March 2010Monthly Archives
The golden age of discovery and exploration may be over, but the relics of heroic adventures stretch to the most remote corners of the world. There they remain, largely cut off from human interference, victims only of time and the elements. Here are five amazing places that our ancestors visited, and in some instances remained.
These two images capture a unique moment in Cold War history – one photograph taken by an American pilot, the other by a Russian. Intercepts like this were common at the time, but even if adversary pilots both had their cameras with them, it is highly unusual that both pictures should finally find their way into the same collection.
Wonder and enchantment are two words that spring to mind when viewing the world through an infrared lens. Whatever your personal photography taste, there’s no question that infrared imagery spices up bland everyday life with a touch of the serene.
For decades during the Cold War, massive Titan nuclear missiles stood ready for launch in subterranean silos across America. In this article, we take a look at the inner workings of these sinister complexes, and venture deep beneath the Colorado farmland to explore the now abandoned lair of a Titan I missile.
The main thing about road signs is that they’re not supposed to be funny – which makes the following examples all the more amusing! These images prove that those in charge of our roads have a sense of humour – even if only unintentionally.
One fateful day a pleasant city nestled beneath a dormant volcano was completely destroyed when the volatile peak rumbled to life. Sound familiar? Everyone knows the story of Pompeii in Italy, destroyed in 79 AD by Mount Vesuvius. But this was the city of Plymouth, Monserrat. The year: 1995.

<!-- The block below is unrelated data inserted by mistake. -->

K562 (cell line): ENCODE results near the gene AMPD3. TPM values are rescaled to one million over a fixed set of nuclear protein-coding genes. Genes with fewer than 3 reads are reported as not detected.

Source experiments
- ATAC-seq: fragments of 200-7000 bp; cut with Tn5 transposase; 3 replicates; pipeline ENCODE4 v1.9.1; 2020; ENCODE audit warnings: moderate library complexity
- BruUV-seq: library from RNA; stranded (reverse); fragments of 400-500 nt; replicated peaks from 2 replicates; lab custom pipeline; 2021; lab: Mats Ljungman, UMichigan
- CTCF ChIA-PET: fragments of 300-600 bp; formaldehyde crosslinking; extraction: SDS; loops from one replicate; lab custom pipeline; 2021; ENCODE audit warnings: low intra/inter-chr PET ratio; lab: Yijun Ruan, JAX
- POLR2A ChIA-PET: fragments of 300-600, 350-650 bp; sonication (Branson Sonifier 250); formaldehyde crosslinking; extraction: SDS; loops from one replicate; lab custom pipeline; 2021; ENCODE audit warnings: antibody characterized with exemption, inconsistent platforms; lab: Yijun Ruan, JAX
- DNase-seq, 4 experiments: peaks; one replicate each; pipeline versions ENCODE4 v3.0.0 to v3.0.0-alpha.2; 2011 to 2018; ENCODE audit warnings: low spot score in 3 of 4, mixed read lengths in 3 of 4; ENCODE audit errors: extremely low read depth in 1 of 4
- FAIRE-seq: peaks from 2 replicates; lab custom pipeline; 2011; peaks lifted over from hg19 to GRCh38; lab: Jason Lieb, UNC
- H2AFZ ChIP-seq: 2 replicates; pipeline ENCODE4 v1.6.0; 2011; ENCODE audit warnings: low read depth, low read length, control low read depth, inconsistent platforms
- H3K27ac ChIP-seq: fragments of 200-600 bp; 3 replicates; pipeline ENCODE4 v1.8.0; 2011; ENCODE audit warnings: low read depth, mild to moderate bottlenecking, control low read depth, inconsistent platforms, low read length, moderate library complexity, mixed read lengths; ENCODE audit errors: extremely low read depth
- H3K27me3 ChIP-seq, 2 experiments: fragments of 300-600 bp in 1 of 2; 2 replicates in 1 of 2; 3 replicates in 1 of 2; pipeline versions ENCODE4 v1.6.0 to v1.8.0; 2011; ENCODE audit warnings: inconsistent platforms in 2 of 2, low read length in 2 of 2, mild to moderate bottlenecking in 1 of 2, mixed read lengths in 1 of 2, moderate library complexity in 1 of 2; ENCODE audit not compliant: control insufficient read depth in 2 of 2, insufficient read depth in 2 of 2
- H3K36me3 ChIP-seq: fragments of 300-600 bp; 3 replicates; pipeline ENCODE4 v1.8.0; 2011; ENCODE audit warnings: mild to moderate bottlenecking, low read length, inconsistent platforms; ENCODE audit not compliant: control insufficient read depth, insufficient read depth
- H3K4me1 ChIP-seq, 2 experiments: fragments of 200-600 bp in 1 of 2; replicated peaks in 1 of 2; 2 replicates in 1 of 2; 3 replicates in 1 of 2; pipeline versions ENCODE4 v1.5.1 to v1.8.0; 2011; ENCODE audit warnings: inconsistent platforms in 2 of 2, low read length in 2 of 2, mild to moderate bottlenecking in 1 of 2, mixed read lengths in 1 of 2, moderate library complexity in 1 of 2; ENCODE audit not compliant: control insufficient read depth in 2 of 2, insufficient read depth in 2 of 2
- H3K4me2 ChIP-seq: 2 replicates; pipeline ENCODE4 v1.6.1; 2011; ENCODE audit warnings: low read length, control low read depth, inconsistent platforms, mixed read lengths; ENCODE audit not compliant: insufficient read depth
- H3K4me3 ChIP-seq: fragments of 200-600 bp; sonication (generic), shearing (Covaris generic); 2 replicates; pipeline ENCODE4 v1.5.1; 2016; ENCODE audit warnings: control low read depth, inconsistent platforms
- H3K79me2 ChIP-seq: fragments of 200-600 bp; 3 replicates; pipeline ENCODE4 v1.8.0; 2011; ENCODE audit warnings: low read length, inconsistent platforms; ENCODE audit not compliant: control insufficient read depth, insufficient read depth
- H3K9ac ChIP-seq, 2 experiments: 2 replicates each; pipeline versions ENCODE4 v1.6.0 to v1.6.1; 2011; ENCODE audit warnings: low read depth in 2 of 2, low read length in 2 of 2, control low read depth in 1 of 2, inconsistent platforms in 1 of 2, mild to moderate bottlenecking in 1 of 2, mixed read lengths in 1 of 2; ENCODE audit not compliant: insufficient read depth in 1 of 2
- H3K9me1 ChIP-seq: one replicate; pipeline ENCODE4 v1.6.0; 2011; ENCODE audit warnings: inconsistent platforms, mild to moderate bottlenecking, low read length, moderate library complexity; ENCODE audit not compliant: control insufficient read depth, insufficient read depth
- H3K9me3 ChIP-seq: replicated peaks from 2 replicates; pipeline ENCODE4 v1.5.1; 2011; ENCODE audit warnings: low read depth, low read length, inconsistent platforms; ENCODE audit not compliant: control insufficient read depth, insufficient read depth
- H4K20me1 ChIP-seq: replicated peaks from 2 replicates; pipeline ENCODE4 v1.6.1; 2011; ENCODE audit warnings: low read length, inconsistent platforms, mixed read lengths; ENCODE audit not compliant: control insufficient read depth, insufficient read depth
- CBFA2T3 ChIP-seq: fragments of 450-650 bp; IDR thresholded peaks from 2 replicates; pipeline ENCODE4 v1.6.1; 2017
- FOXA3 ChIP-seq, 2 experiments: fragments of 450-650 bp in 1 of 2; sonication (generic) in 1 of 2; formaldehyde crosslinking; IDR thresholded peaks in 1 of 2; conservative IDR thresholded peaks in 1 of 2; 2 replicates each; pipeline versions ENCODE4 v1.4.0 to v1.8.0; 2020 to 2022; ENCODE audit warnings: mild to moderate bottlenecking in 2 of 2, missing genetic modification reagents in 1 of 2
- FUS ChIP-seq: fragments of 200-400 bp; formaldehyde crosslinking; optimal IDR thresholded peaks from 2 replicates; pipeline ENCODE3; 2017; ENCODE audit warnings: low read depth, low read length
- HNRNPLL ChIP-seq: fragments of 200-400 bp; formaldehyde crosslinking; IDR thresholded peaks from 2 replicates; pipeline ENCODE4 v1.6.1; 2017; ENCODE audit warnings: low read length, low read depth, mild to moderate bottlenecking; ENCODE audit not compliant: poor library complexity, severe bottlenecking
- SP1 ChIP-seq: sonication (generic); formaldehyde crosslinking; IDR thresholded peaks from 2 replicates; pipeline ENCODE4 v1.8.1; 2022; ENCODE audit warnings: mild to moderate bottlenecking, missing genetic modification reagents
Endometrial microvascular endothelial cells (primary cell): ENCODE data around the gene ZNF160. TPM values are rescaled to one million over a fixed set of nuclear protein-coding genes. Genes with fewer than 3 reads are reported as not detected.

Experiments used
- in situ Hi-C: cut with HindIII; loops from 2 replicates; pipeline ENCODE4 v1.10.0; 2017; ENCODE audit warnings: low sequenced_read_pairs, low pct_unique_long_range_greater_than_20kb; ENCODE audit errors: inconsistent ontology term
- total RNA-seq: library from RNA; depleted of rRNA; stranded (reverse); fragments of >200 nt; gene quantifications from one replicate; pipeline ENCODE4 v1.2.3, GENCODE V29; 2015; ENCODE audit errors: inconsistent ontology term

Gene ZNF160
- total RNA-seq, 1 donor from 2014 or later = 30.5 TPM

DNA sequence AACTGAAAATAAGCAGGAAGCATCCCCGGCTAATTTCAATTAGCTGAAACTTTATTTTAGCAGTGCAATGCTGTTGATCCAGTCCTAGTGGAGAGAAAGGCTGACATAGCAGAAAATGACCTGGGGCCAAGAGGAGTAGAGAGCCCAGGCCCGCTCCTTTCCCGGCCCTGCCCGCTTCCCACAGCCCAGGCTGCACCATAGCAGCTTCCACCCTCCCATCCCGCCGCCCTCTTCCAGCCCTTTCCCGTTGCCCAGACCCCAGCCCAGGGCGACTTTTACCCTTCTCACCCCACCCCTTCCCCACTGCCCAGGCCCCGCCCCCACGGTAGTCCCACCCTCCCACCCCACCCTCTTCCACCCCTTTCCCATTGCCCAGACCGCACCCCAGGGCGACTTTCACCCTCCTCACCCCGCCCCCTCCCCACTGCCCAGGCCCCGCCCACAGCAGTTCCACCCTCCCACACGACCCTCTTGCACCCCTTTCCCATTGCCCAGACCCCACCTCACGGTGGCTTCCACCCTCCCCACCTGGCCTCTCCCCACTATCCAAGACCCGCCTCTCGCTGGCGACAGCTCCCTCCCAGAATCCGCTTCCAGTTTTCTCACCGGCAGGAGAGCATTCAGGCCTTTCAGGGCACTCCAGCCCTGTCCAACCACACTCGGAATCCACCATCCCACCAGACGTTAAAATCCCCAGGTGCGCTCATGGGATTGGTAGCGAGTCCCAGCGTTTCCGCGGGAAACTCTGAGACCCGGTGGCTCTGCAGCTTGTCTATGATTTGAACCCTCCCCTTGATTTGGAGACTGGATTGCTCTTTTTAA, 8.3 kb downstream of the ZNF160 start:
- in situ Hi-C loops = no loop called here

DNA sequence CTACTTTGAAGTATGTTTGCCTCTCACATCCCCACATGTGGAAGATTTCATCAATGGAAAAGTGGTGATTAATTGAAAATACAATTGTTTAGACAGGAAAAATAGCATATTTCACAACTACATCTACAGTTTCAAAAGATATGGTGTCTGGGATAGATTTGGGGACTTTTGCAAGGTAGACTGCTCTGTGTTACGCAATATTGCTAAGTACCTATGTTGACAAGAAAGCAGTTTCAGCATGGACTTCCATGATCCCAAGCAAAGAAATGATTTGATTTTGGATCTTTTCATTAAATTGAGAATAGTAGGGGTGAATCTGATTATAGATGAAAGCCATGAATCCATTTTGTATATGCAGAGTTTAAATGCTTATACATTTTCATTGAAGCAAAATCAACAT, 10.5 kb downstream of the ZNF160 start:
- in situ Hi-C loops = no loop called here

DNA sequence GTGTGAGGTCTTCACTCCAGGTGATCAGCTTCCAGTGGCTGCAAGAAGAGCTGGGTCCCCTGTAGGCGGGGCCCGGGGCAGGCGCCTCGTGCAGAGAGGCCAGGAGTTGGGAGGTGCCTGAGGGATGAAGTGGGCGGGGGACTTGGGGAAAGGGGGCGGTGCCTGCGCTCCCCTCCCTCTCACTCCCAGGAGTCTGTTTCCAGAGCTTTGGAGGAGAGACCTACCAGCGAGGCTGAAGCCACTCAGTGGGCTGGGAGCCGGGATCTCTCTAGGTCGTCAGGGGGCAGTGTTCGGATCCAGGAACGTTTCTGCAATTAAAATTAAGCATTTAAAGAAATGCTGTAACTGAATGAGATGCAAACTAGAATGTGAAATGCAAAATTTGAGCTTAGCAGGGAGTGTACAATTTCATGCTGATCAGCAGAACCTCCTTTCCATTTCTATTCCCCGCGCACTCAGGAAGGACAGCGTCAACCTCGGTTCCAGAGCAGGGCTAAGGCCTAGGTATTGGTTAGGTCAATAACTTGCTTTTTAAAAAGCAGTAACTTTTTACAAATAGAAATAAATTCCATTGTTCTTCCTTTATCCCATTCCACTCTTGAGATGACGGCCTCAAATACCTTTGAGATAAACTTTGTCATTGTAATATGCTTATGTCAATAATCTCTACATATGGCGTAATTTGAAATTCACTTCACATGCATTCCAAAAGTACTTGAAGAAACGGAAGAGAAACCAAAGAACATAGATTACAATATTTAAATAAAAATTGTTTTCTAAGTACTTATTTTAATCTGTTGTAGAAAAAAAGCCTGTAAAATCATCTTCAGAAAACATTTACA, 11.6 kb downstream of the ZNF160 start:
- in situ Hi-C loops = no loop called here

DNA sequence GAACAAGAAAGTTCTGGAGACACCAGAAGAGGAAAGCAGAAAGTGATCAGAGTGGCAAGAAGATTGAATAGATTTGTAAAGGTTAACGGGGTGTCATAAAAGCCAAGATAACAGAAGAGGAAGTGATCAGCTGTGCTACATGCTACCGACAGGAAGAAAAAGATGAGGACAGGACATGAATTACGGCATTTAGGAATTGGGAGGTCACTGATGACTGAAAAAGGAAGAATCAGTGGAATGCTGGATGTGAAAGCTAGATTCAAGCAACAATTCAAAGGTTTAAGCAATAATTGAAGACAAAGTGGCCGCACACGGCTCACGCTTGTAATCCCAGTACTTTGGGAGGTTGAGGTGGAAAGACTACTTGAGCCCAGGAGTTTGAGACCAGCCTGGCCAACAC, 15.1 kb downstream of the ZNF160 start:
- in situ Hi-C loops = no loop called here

There is nothing more fascinating in the aviation world than the “black projects” – aircraft programs that are so secret that even those with the highest security clearance have no idea they exist. But occasionally the veil of secrecy is accidentally lifted, offering a fleeting glimpse into this shadowy world. Here we take to the air with six of the world’s most classified aircraft (assuming they exist, that is!).
Some buildings are way ahead of their time, blazing their own trail decades ahead of the curve. Sanzhi Pod City is one such place – abandoned two years after it was begun, it lay abandoned for 28 years before finally being torn down. Up until that time, it was known as the mysterious “ruins of the future”.
American architect Julia Morgan said: “Architecture is a visual art, and the buildings speak for themselves.” Whether or not you agree with Morgan’s sentiments, her words could not have related more perfectly to these bizarre architectural specimens from far flung corners of the world. Here are six buildings that really do speak for themselves!
They say any landing you walk away from is a good one. But does the same thing go for ejecting? In this amazing sequence of footage we see aircraft colliding with one another, overshooting aircraft carrier runways and simply breaking apart in mid-air – with the pilots at the controls “banging out” out at the last possible second.
On May 17, 2006 the aircraft carrier USS Oriskany was sunk off the coast of Florida, becoming the world’s largest artificial reef. This article, including 41 great images, examines Oriskany’s naval career from construction to the Vietnam War to her final fate as a haven for marine life and recreation spot for divers.
Buffalo Central Terminal is an imposing Art Deco railway station in Buffalo, New York. Opened in 1929 for the New York Central Railroad, it could accomodate more than 3,200 passengers every hour, but today is a silent relic of its former self.